These days it’s not altogether uncommon to see strange genre mashups. In 2007 Puzzle Quest: Challenge of the Warlords managed to successfully combine RPG elements and puzzle games in what is perhaps the most unusual combination out there. However, it was by no means the first. As early as the SNES era you could find games that defied genre boundaries, with Harvest Moon being not the earliest, but the most successful example.
|I wonder how the pitch for this game went… ‘So you have a farm and you get to hoe and plant crops and get married…’|
Harvest Moon is a household name now with dozens of games spanning nearly every game system available and Natsume has become nearly synonymous with the series. But ’twas not always so! It was a very different story in the NES era back when Natsume was responsible for games such as Abadox, a side- and top-scrolling shooter wherein you get to fly inside a huge space monster and fend off its virulent immune system to rescue (of course) the princess… whom the space monster has swallowed. I am entirely serious. Check it out on YouTube if you think I’m making this up. So space monsters to… farming? By 1996 in Japan (’97 in North America) Natsume had made that very odd leap and published a quirky “farming sim.”
In Harvest Moon you take charge of a derelict ranch. You’re tasked with fixing up the ranch and making a life for yourself in the community there. The game involves growing crops, raising animals, mining, fishing, and courting and marrying one of the local village girls. Here’s the funny thing: it worked. The game was well received. In fact, it was just plain fun to play and went on to spawn a slew of sequels and influence such games as Animal Crossing.
|Turnips, the amateur farmer’s best friend.|
It’s interesting to note that at this juncture Harvest Moon wasn’t by any means the first game to try an odd combination of genres. In 1990, Enix put out Actraiser, an unusual game for the SNES, which combined elements of RPG, platformer, and city-builder. Actraiser had moderate success, receiving positive reviews and selling 620,000 units worldwide (though only 180,000 of those in the U.S.), but the sequel was a straight platformer and marked the end of the series. Harvest Moon, however, managed to go onto have a few Game Boy/Game Boy Color sequels, a Nintendo 64 version, a PlayStation sequel, and from there simply continued to have an iteration on every Nintendo and Sony console and portable system to date. In 2006 the series spawned a spinoff franchise called Rune Factory which brings in a more pronounced RPG element as it has characters fighting monsters in dungeons and levelling up, as well as farming and raising a family.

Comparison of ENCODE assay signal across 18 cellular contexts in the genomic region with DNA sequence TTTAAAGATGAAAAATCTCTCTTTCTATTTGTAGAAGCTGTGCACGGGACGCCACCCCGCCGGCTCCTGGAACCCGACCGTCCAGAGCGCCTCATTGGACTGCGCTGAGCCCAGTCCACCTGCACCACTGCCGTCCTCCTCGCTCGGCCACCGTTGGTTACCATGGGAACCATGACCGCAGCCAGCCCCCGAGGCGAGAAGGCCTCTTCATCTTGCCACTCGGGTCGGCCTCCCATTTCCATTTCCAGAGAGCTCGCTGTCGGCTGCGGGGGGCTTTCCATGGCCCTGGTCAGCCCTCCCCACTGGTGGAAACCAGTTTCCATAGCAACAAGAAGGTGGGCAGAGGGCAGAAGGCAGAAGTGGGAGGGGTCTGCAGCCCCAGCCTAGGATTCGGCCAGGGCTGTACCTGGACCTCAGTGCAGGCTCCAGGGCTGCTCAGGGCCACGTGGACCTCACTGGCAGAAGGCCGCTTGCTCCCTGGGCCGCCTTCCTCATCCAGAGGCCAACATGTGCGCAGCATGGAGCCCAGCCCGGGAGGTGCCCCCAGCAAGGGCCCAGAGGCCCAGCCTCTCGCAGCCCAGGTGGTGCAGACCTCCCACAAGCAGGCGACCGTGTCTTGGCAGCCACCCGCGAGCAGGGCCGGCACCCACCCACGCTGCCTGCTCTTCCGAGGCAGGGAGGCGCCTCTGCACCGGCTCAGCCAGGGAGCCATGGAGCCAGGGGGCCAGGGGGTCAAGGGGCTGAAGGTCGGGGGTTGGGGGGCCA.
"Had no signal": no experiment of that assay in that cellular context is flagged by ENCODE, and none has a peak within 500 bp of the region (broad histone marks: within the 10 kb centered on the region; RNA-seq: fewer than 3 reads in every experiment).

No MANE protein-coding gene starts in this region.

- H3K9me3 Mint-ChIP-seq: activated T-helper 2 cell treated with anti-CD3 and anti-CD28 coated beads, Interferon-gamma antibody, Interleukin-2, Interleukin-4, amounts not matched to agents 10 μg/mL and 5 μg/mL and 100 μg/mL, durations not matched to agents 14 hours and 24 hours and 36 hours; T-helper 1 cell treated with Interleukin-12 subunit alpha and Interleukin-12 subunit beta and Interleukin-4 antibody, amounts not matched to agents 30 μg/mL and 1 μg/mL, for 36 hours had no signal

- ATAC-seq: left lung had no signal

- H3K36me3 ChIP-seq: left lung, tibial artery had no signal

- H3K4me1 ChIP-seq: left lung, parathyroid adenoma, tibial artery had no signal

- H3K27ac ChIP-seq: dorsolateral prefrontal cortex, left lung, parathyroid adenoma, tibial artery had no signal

There are currently about two dozen Harvest Moon games as well as four Rune Factory games and Natsume and Marvellous always have a few more in the works. For Natsume, Harvest Moon has been a cash cow, one they’re not afraid to milk for all it’s worth (much like I’m doing with this pun), but there’s no doubt that the series has taken bold steps in blurring the lines of genre and has managed to do so with long-lasting appeal.